The seal of disapproval

Ed
Ed Smith
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I have been a great supporter of the Olympics. Other Half and I spend many hours watching them, summer and winter, every two years. Can't wait for each year to pass so we can climb on the bandwagon or the sofa, whichever is more appropriate, and cheer on our Canadian teams.

We even appreciate great performances from other countries. Nothing political about us - unless Canadians are involved. We do refuse to cheer for the Iraqi and Afghan marksmen squads. No, we haven't seen them, but we wouldn't cheer for them if we did. Please don't quibble over irrelevant details.

Let's jump ahead to what is fast becoming the great non-event of our times: the annual seal hunt. For those of you who've been dead and buried for the past three weeks, I have to tell you that the commercial seal hunt is deader than you are.

You may not like to hear that, especially if you're a seal hunter. On the other hand, sealers know the truth of it better than anyone. They know the price of pelts may buy you enough gas to get out of the harbour, but it sure as hell won't get you back in. The Europeans have seen to that.

You do know by now that the EU Parliament has voted for a ban on all seal products, and no, they're not just talking about flippers. Not that many flipper dinners in France and Britain this time of year.

"All seal products" means primarily sealskin products. It does not include seal meat. You might as well try to sell cod tongues on the Riviera or fish and brewis in Paris.

I know it's supposed to be crass to say it even if we are excused for thinking it. But yes, you're right. These are the same European countries for whom a generation of Newfoundlanders and Labradorians bought freedom and paid for it with their blood.

I know the arguments against that attitude and normally I'd agree. But when I see the livelihood being wiped out of men whose fathers and uncles and grandfathers gave their lives - and would do so again - to preserve the way of life of these same people, my blood pressure starts to rise.

I wonder what my Uncle Ed, who gave his life when hardly out of his teens, would think if he were here today.

OK, how long are they supposed to remain grateful? Seems to me to be the same question his followers asked Jesus: how often should one forgive another? Should we expect them to vote against their conscience? No, but we can expect them to listen carefully to our people before taking the word of the likes of Heather Mills or Paul McCartney or Brigitte Bardot.

But they didn't, and for that I hold them accountable.

One might have expected that the Prime Minister, out of his great love for this province and its people, might have put up a bit of a stronger argument to the Europeans when he talked to them about free trade last week. But, as he himself said, he couldn't jeopardize other areas of trade with Canada by coming on too strong about seals.

That shouldn't surprise us too much. The same thing has been done over the years with foreign countries being allowed to rape and pillage our fish stocks. Fish were given away in their millions of metric tonnes in exchange for considerations for goods from other Canadian provinces.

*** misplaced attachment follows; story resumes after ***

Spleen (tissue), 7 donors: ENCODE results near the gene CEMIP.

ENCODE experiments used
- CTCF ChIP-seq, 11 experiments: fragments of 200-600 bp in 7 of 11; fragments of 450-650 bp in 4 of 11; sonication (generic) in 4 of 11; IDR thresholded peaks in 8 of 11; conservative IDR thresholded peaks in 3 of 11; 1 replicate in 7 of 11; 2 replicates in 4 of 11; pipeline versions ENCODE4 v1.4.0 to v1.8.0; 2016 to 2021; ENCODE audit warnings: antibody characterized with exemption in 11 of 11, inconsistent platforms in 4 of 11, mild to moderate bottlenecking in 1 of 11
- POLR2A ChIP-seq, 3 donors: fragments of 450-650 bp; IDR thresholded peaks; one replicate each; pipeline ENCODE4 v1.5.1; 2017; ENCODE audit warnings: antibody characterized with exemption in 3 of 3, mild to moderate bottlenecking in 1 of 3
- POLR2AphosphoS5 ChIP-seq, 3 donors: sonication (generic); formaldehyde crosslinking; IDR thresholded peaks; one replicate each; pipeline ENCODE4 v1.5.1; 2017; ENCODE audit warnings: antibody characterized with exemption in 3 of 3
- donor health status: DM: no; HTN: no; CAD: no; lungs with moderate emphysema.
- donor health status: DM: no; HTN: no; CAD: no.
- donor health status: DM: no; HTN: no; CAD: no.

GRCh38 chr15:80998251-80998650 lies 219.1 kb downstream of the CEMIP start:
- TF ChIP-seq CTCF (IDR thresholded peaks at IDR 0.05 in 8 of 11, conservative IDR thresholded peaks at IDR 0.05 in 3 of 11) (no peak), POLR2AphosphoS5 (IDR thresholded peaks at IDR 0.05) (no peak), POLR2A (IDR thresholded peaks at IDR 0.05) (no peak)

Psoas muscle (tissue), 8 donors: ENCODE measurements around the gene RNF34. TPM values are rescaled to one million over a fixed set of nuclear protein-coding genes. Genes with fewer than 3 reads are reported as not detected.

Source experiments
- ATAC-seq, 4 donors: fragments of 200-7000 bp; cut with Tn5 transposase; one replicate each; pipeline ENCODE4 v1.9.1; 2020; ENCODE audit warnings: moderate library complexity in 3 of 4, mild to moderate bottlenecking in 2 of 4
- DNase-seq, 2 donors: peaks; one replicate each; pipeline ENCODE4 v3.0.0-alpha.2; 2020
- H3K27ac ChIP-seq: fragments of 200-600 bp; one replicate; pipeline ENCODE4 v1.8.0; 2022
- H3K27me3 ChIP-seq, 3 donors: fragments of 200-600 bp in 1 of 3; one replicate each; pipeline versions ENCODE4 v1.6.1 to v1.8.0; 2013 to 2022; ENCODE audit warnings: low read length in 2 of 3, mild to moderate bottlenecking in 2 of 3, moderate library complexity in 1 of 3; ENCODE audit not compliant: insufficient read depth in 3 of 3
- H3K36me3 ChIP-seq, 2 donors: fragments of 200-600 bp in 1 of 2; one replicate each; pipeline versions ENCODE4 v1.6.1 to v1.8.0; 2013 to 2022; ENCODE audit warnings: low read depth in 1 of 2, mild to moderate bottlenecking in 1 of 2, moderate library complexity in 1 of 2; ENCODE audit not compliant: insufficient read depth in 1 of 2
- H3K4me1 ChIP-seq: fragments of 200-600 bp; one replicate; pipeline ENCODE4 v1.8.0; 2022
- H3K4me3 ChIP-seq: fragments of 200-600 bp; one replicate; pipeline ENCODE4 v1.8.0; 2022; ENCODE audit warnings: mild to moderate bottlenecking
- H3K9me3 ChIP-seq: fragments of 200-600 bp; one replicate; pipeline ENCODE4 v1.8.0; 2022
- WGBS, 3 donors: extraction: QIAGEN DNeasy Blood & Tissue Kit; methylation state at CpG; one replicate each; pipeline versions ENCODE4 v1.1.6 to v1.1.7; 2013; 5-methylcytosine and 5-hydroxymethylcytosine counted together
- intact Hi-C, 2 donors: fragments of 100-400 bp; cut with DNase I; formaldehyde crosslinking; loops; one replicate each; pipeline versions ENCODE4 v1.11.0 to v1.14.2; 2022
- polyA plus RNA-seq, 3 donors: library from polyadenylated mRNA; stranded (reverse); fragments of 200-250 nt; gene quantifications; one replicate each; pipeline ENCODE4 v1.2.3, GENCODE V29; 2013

Perhaps you were as pleasantly surprised as I when the Members of Parliament voted to have Canadian athletes wear a patch of sealskin on their uniforms during the Winter Olympics next year in BC. Well done, boys and girls!

But then our athletes reacted, as did the Canadian Olympic Committee. No way Jose! A variety of reasons were given. One young stalwart stated in no uncertain terms that he would not wear anything that encouraged the killing of baby seals. Wow! Straight to heaven for that bit of animal ethics alone.

It goes without saying, of course, that this young man wouldn't be caught dead in ski boots or skates made of leather. Certainly not! None of these athletes will be eating lamb or veal. A side trip to a local slaughterhouse should keep them off chicken and beef, at least for the duration of their stay. They'll just have to eat fish for protein.

I don't mean to compare these youngsters with seasoned European parliamentarians. The kids are just ignorant. So are the Europeans, of course, but there's less excuse for them.

It's been made clear on several occasions that the Canadian public isn't exactly enamored of the seal hunt. Given their druthers, they'd just as soon see everything east of QuÉbec cut adrift. It's all "Down East" to them, anyway, and somewhat of an embarrassment when they visit abroad.

"Yes, my dear, those horrid little Newfoundlanders and Labradorians are still slaughtering those beautiful baby seals, but we don't have much to do with them, you know."

But then came the killer of them all. Some people in our own beloved capital city of St. John's were interviewed on the street. They were asked a simple question, "Would you give up (European) wines to protest their ban on seal products?"

The answers from our fellow Newfoundlanders were the final nail in the seal hunt coffin. Incredibly, all but one said a definite and resounding "No!" No way would they switch to Israeli, or Australian or South African or Californian or even Canadian wines to support the seal hunt. How much can we expect them to sacrifice, after all?

How silly are we now in light of that to expect the support of anyone else in this whole wide Earth!

Silly and stupid to think that we even deserve it.



Ed Smith lives in Springdale. His e-mail address is edsmith@nf.sympatico.ca

Organizations: EU Parliament, Canadian Olympic Committee

Geographic location: France, Britain, Paris Canada BC QuÉbec St. John's Springdale

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